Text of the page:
The Voyager twins: weak signals and discovery from the depths of space

Artist’s concept of Voyager I (Source: NASA)

Yesterday, while listening to the BBC World Service, I heard this fascinating documentary focusing on the Voyager I and II spacecraft. It absolutely blows my mind that both of these spacecraft have been operating for 40 years and continue to send signals back to Earth. Talk about weak signal DX!

Note that you will have to visit the BBC World Service website to listen to the documentary via their media player.

(Source: BBC World Service)

Voyager 1 and 2: Still operating after 40 years in the depths of space. Voyager 1 is currently some 20 billion kilometres from Earth travelling at 15.5 kilometres a second. It takes 19 hours for a signal from the spacecraft’s 20 watt transmitter to reach home. Voyager 2 is 17 billion kilometres away and will soon leave the Solar System.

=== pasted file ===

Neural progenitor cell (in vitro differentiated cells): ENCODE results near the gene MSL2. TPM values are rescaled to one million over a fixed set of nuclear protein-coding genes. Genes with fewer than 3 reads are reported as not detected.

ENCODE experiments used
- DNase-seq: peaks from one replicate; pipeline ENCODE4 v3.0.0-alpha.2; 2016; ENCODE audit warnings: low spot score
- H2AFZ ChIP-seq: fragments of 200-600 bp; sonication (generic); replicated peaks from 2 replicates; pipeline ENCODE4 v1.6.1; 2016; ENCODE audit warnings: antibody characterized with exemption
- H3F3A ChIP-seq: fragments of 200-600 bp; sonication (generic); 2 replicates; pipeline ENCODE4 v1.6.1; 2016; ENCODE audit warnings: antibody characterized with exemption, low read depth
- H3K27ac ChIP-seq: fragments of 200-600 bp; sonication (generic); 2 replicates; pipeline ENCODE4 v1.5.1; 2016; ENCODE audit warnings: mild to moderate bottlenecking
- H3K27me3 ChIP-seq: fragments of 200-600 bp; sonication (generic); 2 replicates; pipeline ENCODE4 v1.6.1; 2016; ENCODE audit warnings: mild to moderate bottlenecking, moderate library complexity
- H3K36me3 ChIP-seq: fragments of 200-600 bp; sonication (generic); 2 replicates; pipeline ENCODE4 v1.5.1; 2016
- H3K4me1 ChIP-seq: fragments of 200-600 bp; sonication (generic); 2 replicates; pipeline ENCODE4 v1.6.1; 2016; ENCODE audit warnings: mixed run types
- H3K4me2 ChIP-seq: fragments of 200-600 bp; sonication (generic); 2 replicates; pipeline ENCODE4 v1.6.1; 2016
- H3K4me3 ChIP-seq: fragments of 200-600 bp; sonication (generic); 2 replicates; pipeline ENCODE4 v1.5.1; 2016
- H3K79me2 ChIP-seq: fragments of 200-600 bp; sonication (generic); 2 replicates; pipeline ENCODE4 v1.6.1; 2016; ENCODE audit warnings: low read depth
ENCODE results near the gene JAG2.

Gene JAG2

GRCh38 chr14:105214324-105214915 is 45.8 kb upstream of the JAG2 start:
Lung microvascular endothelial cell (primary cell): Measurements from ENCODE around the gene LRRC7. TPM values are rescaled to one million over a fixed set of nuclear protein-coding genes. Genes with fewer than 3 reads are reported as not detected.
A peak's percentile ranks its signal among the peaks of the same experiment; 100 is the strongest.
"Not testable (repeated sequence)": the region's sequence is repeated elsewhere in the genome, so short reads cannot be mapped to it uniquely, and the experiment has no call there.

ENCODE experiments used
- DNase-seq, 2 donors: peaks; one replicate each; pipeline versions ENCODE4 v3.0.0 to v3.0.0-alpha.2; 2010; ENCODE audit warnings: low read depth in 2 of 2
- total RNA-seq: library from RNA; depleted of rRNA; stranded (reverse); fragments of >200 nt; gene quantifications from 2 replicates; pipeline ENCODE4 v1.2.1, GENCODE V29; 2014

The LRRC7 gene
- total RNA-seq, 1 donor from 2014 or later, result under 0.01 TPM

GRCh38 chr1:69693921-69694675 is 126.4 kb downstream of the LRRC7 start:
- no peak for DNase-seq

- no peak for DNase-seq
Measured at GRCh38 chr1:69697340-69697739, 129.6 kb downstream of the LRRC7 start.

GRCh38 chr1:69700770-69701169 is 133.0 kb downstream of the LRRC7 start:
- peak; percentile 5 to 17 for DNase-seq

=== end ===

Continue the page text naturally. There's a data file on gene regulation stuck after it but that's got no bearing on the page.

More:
Launched in 1977, the twin spacecrafts have explored the giant planets and their strange moons, investigated the boundary of the Solar System and changed how we see our place in the Universe. The probes even carry a message for aliens in the form of a golden record.

Retired NASA astronaut Ron Garan meets many of the original team still working on the mission, nursing the twin spacecraft through their final years.

Click here to listen to the documentary via the BBC World Service website.

3 thoughts on “The Voyager twins: weak signals and discovery from the depths of space

  1. DL4NO

    I listened to that feature, too. Highly recommended!

    Another achievement: After 40 years they can still communicate with that “outdated” technology! That was years before the first IBM PC…

  2. RonF

    “The Farthest” is definitely worth watching. I’m old enough to vaguely remember the launches as a kid, avidly watched Sagan’s “Cosmos” as a teen, etc – and it sent little shivers down my spine (it aired here as a 2-parter in the last week or so).


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